There's an old adage in fighter-pilot circles that goes along the lines of: "You don't fly the 'A' model of anything". Early adopters may get their hands on the latest and greatest doo-hicky before anyone else, but as with a lot of new technology, there nearly always needs to be a couple of revisions before all the kinks are worked out.
Nissan's tech-heavy GT-R is no different. As much a marvel of electronics as it is of mechanical engineering, the GT-R as released at the end of 2007 has some substantial differences to the latest 2010 model.
More reliable (and warranty-preserving) ECU tunes have popped up since the R35's debut, but these are easily uploaded into the GT-R's onboard computer at Nissan dealerships. It's the physical changes that Nissan is seeking to redress, with the company offering a retrofit service to Japanese GT-R owners.
For between ??494,000 and ??532,000 (AU$6800 - $7300), Nissan Japan will throw a set of revalved (and more durable) Bilstein dampers, new springs, stiffer front lower control arm bushings and beefier engine mounts on your early-model GT-R.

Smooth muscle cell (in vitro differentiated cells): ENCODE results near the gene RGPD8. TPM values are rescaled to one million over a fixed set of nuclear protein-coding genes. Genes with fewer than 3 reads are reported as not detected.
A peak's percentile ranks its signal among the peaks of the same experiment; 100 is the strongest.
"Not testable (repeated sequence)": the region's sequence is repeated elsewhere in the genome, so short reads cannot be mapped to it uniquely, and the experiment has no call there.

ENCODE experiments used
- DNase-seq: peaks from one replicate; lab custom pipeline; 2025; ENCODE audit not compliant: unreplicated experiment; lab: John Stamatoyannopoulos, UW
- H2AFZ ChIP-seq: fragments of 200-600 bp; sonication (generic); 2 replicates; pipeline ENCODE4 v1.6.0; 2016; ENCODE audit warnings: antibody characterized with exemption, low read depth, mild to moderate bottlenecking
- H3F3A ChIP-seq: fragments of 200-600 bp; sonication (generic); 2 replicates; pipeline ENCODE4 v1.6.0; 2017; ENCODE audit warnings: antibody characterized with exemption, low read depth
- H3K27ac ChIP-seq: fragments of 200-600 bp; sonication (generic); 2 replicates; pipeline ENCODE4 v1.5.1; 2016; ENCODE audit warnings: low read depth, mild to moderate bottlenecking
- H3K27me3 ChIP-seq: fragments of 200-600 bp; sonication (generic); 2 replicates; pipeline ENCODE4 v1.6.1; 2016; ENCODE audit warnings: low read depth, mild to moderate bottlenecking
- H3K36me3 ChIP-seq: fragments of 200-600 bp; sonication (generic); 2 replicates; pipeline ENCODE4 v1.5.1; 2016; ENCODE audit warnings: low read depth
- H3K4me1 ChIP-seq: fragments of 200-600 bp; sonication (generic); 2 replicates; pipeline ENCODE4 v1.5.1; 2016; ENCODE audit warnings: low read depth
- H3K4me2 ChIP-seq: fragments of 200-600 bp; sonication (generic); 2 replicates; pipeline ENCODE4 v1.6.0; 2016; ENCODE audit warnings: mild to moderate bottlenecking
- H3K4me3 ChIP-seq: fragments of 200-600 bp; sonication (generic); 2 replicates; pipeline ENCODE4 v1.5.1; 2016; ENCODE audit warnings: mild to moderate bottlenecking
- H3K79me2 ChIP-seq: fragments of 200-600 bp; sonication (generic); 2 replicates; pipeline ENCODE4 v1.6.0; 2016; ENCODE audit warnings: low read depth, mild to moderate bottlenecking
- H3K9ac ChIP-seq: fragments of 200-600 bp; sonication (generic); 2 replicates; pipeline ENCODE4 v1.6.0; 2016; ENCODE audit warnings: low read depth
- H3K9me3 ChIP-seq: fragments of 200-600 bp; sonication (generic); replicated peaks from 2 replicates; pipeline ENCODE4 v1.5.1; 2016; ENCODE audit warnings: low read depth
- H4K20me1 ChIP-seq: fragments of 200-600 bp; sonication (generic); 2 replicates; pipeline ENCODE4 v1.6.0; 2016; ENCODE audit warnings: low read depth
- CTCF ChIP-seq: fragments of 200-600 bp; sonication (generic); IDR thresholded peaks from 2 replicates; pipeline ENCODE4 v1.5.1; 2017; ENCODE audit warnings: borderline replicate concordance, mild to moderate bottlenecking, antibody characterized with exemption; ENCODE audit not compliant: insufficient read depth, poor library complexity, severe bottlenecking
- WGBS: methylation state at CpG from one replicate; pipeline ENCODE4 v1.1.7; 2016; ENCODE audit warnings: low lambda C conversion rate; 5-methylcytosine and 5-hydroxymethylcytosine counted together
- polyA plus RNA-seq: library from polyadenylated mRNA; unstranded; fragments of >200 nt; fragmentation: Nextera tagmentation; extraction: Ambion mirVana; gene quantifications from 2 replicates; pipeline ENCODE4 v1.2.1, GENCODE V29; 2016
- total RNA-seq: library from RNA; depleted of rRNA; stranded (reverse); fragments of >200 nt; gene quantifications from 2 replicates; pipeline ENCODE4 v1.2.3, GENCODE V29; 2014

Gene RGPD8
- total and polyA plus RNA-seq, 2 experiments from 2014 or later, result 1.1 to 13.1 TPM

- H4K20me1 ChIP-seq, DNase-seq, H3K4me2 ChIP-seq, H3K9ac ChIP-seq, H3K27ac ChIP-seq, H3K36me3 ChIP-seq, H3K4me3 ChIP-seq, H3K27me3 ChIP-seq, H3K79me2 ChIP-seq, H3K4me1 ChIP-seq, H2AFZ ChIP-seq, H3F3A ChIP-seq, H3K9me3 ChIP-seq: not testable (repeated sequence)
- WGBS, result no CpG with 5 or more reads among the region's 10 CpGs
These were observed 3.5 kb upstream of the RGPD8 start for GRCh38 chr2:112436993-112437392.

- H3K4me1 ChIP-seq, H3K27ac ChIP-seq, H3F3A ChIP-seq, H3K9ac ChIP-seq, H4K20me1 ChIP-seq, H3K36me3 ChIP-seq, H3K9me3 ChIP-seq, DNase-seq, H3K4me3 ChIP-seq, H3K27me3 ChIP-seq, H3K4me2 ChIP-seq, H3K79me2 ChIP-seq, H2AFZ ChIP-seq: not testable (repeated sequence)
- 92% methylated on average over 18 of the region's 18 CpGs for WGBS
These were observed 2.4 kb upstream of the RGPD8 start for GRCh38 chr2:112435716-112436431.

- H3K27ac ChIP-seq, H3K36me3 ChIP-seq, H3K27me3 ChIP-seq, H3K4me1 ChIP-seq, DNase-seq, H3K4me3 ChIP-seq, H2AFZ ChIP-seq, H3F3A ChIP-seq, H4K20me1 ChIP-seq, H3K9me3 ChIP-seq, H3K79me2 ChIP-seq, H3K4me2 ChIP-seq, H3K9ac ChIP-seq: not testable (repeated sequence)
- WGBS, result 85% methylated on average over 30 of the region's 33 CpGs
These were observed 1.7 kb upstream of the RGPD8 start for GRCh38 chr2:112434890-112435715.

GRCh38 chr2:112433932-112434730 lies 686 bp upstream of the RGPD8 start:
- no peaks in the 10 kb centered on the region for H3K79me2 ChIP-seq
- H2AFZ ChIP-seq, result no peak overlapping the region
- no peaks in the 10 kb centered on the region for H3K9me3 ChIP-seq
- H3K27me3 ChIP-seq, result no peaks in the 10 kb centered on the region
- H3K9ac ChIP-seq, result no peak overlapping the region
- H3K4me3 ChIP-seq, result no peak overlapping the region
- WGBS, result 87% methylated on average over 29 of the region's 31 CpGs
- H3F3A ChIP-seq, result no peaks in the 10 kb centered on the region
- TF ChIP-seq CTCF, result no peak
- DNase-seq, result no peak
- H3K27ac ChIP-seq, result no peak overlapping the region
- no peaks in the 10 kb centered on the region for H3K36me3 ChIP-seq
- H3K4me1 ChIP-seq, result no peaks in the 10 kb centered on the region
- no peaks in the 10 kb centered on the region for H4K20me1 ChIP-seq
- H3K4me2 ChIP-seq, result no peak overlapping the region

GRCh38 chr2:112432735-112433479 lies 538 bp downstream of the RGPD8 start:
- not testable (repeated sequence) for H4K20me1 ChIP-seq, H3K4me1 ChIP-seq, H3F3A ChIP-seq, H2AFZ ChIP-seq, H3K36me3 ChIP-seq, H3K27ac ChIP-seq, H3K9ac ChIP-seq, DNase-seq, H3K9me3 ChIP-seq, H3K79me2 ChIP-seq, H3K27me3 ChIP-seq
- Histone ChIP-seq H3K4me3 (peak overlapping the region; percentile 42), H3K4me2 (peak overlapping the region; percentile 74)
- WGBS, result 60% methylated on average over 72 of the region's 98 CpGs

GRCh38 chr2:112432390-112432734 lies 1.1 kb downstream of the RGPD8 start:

The updated suspension kit is said to gift the GT-R with better stability under high lateral loads, as well as sharper handling. The damper valving is also stronger than the early items, and should stand up to race track abuse better.
Nissan Japan is now offering select parts from the range-topping GT-R Spec V too, with the Spec V's titanium exhaust, 20-inch forged Rays wheels, carbon-backed bucket seats and reservoir tank (for what fluid, we don't know) on sale. It's essentially the same kit that's offered in the super-expensive Nismo Club Sports package for the R35 (top), however we've yet to discover whether the pricing is any less extortionate.